Cover image for I smell like ham
Title:
I smell like ham
Author:
Hicks, Betty.
Personal Author:
Publication Information:
Brookfield, Ct. : Roaring Brook Press, 2002.
Physical Description:
133 pages ; 22 cm
Summary:
Nick tries to maintain his sense of integrity as he works to succeed on the school basketball team, adjust to his new stepmother and little "dorky" stepbrother, and deal with peer pressure from his friends.
Language:
English
Reading Level:
510 Lexile.
Program Information:
Accelerated Reader AR MG 3.6 3.0 65322.

Reading Counts RC 3-5 3.8 6 Quiz: 31806 Guided reading level: Q.
ISBN:
9780761317487

9780761328575
Format :
Book

Available:*

Library
Call Number
Material Type
Home Location
Status
Audubon Library X Juvenile Fiction Open Shelf
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Summary

Summary

Boys, basketball, barf -- the pefect middle grade novel! Nick wants to convince the coach that he's a point guard, get rid of Dwayne-the-dork, and stop missing his mother. But that's tough to do when he can't keep the ball way from Carson Jones, the dork is his stepbrother, the honor code's a joke, and he's been splattered with something worse-smelling than ham.


Author Notes

Betty Hicks is the author of Animal House and Iz , and Busted . She lives in Greensboro, North Carolina.


Reviews 3

Booklist Review

Gr. 4-6. Getting on the school basketball team is the most important thing for sixth-grader Nick. After all, he promised his mother just before she died that he would be a star. Now, two years after his pledge, he thinks he has got a chance--if only Carson Jones would goof up, and Nick's geeky new stepbrother, Dwayne, would quit making Nick a laughing stock in front of his buddies and stop butting into his life. Without compromising the underlying theme of a child's grief and difficult adjustment to a blended family, Hicks adds some fresh, funny touches to a comfortingly familiar story (Nick's stepmother's penchant for clove shampoo makes his head smell suspiciously like ham). Her kids are skillfully characterized, as well: Nick--sometimes a brat, but at heart a good kid--is right out of life, and readers will feel a twinge of sorrow for vulnerable Dwayne, who tries his best but just can't seem to get anything right. A well-accomplished combination of sports and family concerns. Stephanie Zvirin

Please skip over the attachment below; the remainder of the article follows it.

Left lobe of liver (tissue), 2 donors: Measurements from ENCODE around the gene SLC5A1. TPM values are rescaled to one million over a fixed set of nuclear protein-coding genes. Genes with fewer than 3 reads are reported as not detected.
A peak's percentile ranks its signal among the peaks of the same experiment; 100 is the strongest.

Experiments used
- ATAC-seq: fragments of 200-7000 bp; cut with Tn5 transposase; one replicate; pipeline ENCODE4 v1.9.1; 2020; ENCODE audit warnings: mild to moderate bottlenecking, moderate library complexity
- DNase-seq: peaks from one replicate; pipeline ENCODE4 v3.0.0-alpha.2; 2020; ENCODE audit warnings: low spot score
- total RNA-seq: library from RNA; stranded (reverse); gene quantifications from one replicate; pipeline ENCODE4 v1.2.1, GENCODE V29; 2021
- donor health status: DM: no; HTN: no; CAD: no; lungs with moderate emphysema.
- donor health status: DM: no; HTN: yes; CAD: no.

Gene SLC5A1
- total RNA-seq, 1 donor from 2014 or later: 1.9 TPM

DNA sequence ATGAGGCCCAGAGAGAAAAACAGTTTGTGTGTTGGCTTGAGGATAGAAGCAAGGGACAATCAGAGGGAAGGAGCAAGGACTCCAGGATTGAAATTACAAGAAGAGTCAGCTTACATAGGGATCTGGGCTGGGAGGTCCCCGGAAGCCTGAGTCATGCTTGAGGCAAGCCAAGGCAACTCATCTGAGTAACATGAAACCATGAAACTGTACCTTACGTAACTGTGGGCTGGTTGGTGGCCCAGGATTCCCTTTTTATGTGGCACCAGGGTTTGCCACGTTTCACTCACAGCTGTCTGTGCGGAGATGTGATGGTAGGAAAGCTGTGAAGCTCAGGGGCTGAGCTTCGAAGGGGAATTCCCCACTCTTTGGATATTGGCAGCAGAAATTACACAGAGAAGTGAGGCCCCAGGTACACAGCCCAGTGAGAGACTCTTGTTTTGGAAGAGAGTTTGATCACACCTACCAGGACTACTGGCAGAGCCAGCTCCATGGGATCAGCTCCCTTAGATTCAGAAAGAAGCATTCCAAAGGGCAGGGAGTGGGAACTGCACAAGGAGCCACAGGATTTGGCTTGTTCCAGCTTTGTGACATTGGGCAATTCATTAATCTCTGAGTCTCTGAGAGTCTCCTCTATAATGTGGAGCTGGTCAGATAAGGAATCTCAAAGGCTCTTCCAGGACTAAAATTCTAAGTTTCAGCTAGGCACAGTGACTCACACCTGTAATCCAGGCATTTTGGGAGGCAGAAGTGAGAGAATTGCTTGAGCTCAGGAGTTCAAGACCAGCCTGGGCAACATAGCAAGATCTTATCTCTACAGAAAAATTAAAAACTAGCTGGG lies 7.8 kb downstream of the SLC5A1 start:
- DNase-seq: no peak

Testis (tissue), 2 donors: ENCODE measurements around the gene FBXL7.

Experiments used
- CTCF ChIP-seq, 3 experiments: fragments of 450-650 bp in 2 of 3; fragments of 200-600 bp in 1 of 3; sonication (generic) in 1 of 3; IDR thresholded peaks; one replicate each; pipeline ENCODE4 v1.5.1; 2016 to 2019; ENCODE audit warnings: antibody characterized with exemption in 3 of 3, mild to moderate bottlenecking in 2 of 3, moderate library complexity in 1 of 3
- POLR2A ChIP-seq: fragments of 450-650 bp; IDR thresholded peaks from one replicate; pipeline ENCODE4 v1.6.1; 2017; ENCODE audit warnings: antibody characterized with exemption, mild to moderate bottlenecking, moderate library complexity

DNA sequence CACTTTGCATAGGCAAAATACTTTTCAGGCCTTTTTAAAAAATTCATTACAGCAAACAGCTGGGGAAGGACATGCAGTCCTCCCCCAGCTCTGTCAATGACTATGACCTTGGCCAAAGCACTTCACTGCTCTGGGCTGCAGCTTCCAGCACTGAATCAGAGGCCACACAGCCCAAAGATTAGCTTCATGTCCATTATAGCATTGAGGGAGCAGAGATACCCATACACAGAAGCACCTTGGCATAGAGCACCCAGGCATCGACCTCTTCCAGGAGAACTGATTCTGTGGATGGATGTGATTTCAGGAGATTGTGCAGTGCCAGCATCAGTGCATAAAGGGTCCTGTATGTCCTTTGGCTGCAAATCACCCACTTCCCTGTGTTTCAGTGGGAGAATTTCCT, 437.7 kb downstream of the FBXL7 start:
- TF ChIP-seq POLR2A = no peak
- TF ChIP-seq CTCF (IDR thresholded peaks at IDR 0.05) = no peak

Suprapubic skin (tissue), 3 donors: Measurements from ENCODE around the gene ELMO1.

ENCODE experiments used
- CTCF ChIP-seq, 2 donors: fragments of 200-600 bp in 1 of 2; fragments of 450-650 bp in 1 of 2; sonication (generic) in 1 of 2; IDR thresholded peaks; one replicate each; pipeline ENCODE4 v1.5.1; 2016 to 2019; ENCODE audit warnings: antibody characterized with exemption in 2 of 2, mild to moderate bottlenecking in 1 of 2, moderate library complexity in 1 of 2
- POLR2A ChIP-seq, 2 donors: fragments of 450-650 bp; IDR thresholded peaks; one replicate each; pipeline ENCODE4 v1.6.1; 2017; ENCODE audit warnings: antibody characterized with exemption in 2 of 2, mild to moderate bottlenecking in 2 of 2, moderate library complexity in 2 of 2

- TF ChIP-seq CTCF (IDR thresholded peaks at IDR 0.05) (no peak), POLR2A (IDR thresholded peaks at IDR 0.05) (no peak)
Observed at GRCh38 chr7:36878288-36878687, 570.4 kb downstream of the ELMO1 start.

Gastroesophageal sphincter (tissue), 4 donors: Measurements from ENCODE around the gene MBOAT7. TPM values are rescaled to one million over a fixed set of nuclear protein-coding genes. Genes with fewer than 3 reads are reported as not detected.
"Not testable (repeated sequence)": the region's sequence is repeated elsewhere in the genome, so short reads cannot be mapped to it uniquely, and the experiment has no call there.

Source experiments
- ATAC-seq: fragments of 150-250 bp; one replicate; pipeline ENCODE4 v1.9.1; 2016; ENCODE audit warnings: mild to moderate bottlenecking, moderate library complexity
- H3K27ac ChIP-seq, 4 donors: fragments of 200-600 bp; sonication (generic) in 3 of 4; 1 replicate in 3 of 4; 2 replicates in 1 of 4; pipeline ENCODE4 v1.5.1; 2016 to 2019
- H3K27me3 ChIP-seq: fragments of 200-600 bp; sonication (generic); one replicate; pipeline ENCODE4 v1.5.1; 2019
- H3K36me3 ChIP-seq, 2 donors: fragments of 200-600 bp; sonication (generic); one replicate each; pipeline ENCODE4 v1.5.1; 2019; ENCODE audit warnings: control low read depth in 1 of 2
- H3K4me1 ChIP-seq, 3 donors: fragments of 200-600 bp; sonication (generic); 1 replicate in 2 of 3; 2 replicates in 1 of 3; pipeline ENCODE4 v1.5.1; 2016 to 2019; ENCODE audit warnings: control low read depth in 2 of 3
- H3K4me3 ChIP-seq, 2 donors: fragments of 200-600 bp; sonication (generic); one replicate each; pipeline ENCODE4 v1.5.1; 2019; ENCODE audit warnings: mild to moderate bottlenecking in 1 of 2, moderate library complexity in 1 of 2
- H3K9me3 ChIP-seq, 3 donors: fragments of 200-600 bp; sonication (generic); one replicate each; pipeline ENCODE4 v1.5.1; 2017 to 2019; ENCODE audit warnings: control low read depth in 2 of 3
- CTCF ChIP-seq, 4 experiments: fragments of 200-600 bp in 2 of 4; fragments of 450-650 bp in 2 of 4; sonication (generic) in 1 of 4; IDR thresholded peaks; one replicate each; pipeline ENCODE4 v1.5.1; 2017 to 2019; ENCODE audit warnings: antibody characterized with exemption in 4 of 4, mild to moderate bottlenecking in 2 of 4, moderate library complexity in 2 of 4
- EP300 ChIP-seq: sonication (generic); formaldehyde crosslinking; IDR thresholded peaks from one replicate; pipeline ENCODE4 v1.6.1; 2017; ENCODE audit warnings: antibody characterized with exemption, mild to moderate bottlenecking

Publisher's Weekly Review

Although the premise sounds a bit like a sitcom a sixth-grader with dreams of basketball glory learns to come to terms with his new blended family Hicks's first novel is both humorous and heartfelt. Nick Kimble is anything but thrilled when his widowed father remarries, especially when it means gaining a new stepbrother, a chess-playing third-grade geek named Dwayne (whom Nick promptly dubs "Duh-wayne"). Hicks handily juggles this knotty development with several other plotlines, including Nick's struggle to make the cut for the basketball team and navigate the shoals of peer pressure. In the end, Nick's nobler inclinations win out: when Dwayne runs away and Nick searches for him, Nick realizes that he's not the only one struggling to find his place in the new family structure. Hicks serves up snappy dialogue and plenty of laughs (including the title, which refers to some clove shampoo Nick's organic-loving stepmother buys for him). In describing one of his stepmother's meals, for instance, Nick notes, "We had a giant fungus on a bun that she said was a porta-something mushroom burger. Porta-potty stuck in my mind, but that wasn't it." Overall, this is a pleasing family tale in which the underlying tone of sweetness never slips into sap. Ages 8-12. (Aug.) (c) Copyright PWxyz, LLC. All rights reserved


School Library Journal Review

Gr 5-8-Nick has typical middle-school worries-his appearance, how to talk to girls, making the team, and peer pressure. As if that's not enough, add a clueless dad, a new stepmother with far-out ideas about just about everything (especially diet), and her geeky eight-year-old son, Dwayne, and you have the ingredients for a funny and appealing story. The title comes from an amusing situation in which Nick uses his stepmother's new clove shampoo, and to his great humiliation, everyone thinks he smells like ham. Effective dialogue advances the plot quickly, but the boy's inner monologue keeps readers thoroughly entertained with his honesty and humor. When Nick's dad asks his routine daily question: "What did you learn in school today?" Nick wants to tell him "I learned not to wash my hair with cloves," "never to be late for basketball practice." "I also learned that most of the sixth grade knows Dwayne's a dork-." But what he answers is, "I learned how to subtract decimals." Hicks has created a fast-paced, tightly constructed narrative that weaves together basketball, Arthurian lore, blended families, and adolescent angst.-Lee Bock, Glenbrook Elementary School, Pulaski, WI (c) Copyright 2010. Library Journals LLC, a wholly owned subsidiary of Media Source, Inc. No redistribution permitted.


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